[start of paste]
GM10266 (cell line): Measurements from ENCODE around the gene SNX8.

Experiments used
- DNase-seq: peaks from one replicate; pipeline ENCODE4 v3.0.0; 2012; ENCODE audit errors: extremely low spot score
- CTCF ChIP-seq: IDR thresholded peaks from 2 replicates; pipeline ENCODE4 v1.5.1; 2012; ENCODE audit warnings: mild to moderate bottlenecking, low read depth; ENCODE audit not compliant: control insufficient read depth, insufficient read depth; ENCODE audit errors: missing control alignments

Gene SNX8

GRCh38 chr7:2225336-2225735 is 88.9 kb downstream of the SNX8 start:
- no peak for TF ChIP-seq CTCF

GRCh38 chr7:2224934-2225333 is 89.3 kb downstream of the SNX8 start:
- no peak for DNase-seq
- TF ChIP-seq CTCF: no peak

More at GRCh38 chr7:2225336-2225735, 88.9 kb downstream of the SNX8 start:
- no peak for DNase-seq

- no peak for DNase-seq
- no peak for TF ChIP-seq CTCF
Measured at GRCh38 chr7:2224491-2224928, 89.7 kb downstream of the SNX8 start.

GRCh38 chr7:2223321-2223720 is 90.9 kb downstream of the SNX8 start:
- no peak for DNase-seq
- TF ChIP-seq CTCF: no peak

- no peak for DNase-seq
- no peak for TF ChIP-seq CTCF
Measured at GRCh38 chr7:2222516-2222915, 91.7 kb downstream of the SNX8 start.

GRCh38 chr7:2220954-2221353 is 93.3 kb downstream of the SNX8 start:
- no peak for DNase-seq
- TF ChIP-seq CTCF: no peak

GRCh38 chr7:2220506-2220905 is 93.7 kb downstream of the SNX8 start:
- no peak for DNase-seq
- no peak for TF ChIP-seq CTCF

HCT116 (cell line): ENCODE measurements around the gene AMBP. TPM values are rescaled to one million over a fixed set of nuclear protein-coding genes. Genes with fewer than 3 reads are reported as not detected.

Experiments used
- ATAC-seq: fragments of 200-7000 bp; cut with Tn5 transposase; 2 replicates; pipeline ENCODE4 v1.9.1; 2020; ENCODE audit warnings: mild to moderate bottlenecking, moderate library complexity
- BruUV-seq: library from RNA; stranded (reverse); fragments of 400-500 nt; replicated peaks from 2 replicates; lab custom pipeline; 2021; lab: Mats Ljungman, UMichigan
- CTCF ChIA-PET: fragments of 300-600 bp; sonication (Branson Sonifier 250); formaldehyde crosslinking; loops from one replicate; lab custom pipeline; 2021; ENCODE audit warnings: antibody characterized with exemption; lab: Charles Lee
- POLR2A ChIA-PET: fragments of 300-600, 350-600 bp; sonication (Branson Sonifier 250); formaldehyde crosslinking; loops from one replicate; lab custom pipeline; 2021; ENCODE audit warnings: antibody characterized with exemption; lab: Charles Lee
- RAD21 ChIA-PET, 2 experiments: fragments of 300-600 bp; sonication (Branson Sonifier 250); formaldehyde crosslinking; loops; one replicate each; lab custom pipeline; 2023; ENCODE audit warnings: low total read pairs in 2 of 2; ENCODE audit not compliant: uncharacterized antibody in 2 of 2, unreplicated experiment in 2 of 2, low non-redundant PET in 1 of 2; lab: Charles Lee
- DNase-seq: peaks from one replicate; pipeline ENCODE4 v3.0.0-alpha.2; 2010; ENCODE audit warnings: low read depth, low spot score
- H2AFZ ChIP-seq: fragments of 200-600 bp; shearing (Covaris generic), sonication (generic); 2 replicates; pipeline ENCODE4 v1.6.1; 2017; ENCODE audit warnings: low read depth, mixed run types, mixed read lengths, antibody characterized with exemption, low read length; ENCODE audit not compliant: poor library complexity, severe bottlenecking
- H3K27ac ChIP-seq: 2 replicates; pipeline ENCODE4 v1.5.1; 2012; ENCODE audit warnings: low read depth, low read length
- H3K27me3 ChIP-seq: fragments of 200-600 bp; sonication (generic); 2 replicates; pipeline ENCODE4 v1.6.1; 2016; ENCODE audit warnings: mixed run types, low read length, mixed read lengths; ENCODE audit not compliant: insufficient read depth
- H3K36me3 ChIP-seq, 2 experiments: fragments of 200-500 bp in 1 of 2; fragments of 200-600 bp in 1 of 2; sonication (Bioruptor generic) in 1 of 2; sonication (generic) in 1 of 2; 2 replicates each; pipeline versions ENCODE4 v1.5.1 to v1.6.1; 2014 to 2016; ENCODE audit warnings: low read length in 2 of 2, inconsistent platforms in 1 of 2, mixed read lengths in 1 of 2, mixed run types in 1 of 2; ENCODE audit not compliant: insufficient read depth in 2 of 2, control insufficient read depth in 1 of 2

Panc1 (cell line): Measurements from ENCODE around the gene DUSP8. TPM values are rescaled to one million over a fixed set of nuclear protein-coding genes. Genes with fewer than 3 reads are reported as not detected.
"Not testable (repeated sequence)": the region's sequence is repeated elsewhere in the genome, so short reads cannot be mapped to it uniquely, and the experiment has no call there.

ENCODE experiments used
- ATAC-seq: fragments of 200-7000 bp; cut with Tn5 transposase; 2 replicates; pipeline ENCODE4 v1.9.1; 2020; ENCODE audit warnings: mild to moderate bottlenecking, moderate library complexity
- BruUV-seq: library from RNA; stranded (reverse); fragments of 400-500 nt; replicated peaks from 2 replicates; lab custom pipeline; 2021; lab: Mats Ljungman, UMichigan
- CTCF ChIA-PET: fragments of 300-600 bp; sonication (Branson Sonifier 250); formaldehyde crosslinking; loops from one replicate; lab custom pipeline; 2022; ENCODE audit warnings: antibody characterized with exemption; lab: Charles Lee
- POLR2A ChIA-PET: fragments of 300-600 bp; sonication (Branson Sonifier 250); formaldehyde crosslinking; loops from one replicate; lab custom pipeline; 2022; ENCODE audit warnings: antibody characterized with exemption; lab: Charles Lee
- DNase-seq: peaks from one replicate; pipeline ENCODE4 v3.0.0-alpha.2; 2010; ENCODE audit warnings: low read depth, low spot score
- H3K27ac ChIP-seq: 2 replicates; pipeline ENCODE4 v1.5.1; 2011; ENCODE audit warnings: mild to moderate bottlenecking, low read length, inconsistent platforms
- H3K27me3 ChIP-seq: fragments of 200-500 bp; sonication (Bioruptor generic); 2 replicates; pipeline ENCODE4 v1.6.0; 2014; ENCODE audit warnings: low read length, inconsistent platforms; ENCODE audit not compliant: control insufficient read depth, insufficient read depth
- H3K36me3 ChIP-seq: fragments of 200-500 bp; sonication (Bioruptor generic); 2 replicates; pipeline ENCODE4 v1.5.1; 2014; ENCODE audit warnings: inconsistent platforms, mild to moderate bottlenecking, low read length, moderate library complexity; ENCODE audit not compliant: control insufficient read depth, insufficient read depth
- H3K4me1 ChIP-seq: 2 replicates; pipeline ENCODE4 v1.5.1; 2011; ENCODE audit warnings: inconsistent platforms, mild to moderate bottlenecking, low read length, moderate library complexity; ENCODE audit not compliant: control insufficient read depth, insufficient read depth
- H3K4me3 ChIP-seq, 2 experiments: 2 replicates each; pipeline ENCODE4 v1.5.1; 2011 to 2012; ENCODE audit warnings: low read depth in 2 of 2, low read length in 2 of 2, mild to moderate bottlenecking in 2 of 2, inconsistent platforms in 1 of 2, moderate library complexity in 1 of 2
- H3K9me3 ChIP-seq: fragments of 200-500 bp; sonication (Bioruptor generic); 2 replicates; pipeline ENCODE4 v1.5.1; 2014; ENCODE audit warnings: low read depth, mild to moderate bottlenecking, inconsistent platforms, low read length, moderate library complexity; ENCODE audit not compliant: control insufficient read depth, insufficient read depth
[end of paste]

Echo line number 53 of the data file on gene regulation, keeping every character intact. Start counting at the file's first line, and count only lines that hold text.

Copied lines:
- H3K9me3 ChIP-seq: fragments of 200-500 bp; sonication (Bioruptor generic); 2 replicates; pipeline ENCODE4 v1.5.1; 2014; ENCODE audit warnings: low read depth, mild to moderate bottlenecking, inconsistent platforms, low read length, moderate library complexity; ENCODE audit not compliant: control insufficient read depth, insufficient read depth